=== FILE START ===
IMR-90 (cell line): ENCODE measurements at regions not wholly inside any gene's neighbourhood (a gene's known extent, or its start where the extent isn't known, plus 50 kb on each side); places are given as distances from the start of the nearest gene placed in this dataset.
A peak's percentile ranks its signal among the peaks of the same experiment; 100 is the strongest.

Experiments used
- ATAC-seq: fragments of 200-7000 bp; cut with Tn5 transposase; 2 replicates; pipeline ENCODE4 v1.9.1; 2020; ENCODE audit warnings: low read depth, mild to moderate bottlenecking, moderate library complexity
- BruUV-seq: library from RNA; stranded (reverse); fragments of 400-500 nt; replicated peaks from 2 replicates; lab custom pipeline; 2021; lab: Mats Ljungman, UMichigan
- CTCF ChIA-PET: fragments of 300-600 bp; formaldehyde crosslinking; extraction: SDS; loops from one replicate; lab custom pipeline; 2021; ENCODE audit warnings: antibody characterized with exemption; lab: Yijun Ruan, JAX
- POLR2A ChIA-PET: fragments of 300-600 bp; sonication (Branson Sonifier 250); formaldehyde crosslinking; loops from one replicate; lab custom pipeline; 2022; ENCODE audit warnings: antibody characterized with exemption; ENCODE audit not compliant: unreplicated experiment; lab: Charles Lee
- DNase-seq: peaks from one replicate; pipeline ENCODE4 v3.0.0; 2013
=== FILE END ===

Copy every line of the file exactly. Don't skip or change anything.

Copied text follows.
IMR-90 (cell line): ENCODE measurements at regions not wholly inside any gene's neighbourhood (a gene's known extent, or its start where the extent isn't known, plus 50 kb on each side); places are given as distances from the start of the nearest gene placed in this dataset.
A peak's percentile ranks its signal among the peaks of the same experiment; 100 is the strongest.

Experiments used
- ATAC-seq: fragments of 200-7000 bp; cut with Tn5 transposase; 2 replicates; pipeline ENCODE4 v1.9.1; 2020; ENCODE audit warnings: low read depth, mild to moderate bottlenecking, moderate library complexity
- BruUV-seq: library from RNA; stranded (reverse); fragments of 400-500 nt; replicated peaks from 2 replicates; lab custom pipeline; 2021; lab: Mats Ljungman, UMichigan
- CTCF ChIA-PET: fragments of 300-600 bp; formaldehyde crosslinking; extraction: SDS; loops from one replicate; lab custom pipeline; 2021; ENCODE audit warnings: antibody characterized with exemption; lab: Yijun Ruan, JAX
- POLR2A ChIA-PET: fragments of 300-600 bp; sonication (Branson Sonifier 250); formaldehyde crosslinking; loops from one replicate; lab custom pipeline; 2022; ENCODE audit warnings: antibody characterized with exemption; ENCODE audit not compliant: unreplicated experiment; lab: Charles Lee
- DNase-seq: peaks from one replicate; pipeline ENCODE4 v3.0.0; 2013